When all three of our sons were younger, they were pretty small for their age. Up until the summer between their junior and senior years of high school, they were vying for the "smallest guy in the class" title among their peers. Astute observers always know that girls mature much faster than the boys through elementary, middle school and often on up into high school. It was always a source of consternation until our guys hit that wonderful summer of maturity. Then there was a cause for celebration as they put on the coveted inches that had their peers gawking in astonishment and the girls noticing with admiration.
It was a stroke of luck that we happened to live around the corner from a martial arts dojo. Ben was in fourth grade when he asked to start karate. I don't remember how he ever got the idea of taking lessons~ neither of his older brothers had ever ventured into that area. However, it was the perfect thing for a guy who could have suffered later on with his size in the locker room. There was a real sense of accomplishment every time he graduated from one color belt to the next one up: white, yellow, orange, green, blue and brown. Furthermore, it was no easy task to earn each successive belt. There were katas (strategic lower and upper body strengthening exercise patterns) to memorize and pass of on as well as history and terminology specific to the martial arts. Unfortunately, the dojo closed before Ben was able to achieve his black belt but the confidence he gained was immeasurable.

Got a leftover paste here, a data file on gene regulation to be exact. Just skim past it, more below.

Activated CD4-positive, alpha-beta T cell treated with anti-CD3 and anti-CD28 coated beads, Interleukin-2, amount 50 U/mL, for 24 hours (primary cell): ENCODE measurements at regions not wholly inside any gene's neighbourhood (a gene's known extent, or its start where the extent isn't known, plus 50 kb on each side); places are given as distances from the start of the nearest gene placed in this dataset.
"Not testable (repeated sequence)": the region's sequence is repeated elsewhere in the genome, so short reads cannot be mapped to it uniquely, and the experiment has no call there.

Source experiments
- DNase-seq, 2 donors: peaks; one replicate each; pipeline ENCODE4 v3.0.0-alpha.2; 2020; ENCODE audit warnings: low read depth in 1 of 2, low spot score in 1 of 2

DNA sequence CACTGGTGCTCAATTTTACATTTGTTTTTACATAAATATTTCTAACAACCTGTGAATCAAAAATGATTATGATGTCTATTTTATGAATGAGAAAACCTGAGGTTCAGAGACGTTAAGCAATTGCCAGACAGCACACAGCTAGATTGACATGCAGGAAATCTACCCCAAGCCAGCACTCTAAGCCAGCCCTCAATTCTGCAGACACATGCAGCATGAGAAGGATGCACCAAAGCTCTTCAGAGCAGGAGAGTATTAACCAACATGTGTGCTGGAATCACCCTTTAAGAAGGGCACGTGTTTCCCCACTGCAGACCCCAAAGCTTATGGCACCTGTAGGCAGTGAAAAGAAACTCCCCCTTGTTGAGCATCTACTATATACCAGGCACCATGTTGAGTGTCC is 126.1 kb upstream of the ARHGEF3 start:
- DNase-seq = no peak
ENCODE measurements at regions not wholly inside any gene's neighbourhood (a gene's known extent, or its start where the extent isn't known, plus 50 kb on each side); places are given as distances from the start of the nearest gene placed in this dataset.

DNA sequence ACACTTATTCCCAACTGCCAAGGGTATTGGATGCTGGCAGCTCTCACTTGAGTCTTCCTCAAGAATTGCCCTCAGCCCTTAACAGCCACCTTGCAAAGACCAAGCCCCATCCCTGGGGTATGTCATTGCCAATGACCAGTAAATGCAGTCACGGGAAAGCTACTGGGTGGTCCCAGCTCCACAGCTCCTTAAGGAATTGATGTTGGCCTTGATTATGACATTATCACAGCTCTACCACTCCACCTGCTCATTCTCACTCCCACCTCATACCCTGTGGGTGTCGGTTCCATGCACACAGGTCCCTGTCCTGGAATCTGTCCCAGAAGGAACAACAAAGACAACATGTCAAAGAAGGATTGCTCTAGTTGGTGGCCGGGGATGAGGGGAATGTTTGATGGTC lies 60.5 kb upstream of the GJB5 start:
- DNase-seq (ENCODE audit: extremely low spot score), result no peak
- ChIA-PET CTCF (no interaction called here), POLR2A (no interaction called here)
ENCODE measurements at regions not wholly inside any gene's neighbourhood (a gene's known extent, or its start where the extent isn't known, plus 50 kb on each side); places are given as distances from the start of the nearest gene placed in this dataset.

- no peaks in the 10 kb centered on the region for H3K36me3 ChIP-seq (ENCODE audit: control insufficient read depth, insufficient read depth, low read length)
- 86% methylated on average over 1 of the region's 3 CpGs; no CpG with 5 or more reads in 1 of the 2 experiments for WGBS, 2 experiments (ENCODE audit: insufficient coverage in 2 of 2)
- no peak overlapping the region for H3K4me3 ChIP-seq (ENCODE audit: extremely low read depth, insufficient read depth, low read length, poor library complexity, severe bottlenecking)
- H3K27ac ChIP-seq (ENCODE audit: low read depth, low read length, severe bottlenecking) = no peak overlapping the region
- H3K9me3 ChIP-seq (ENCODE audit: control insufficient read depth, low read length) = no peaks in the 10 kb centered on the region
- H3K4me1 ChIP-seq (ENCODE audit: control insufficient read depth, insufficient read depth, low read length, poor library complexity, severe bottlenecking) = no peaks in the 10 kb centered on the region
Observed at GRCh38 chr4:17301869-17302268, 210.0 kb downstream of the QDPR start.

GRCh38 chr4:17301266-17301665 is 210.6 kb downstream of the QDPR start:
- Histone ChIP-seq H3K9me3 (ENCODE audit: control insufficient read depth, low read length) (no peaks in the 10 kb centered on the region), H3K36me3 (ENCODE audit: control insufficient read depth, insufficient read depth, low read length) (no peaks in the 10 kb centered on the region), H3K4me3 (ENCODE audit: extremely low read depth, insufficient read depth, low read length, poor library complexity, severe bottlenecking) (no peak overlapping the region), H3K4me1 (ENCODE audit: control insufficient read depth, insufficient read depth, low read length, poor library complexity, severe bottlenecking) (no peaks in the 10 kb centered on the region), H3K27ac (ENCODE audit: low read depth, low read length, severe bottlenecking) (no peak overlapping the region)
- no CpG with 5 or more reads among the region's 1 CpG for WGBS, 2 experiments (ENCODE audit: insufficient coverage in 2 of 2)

It was such a source of pride for our whole family to go watch the lessons and the demon-strations at the dojo. When Ben graduated to the next belt, there was a formal ceremony with a spotlight on the recipient for his hard work and dedication. It was one of those extra-curricular activities that instills in the child the value of commitment and integrity, a reach for the high road in all walks of life. There was an emphasis on core values that were non-negotiable and we were grateful that what we tried to teach at home was being mirrored at the dojo by Ben's instructors. The experience for us was wonderfully gratify-ing.
There aren't a lot of kids who can say they've earned a brown belt in karate. It can be a nice feather in the cap of a kid that struggles with his small stature. One kiai (a forceful vocalization) followed by the fight stance can catch a bully off-guard and give a clear message of stay away~ even though the martial arts always stress that the skills acquired are meant for self-defense only! We recommend it highly for anyone dealing with a son who battles with low self-esteem or small stature. Our son gained just one more reason to feel confident and it made all the difference in the world! When Ben had moved on from karate to other interests, his dad made him a rack to display all the belts he had earned over the years. It still hangs on the wall of his bedroom; a reminder of his perse-verance and achievement. Kudos for our very own karate kid!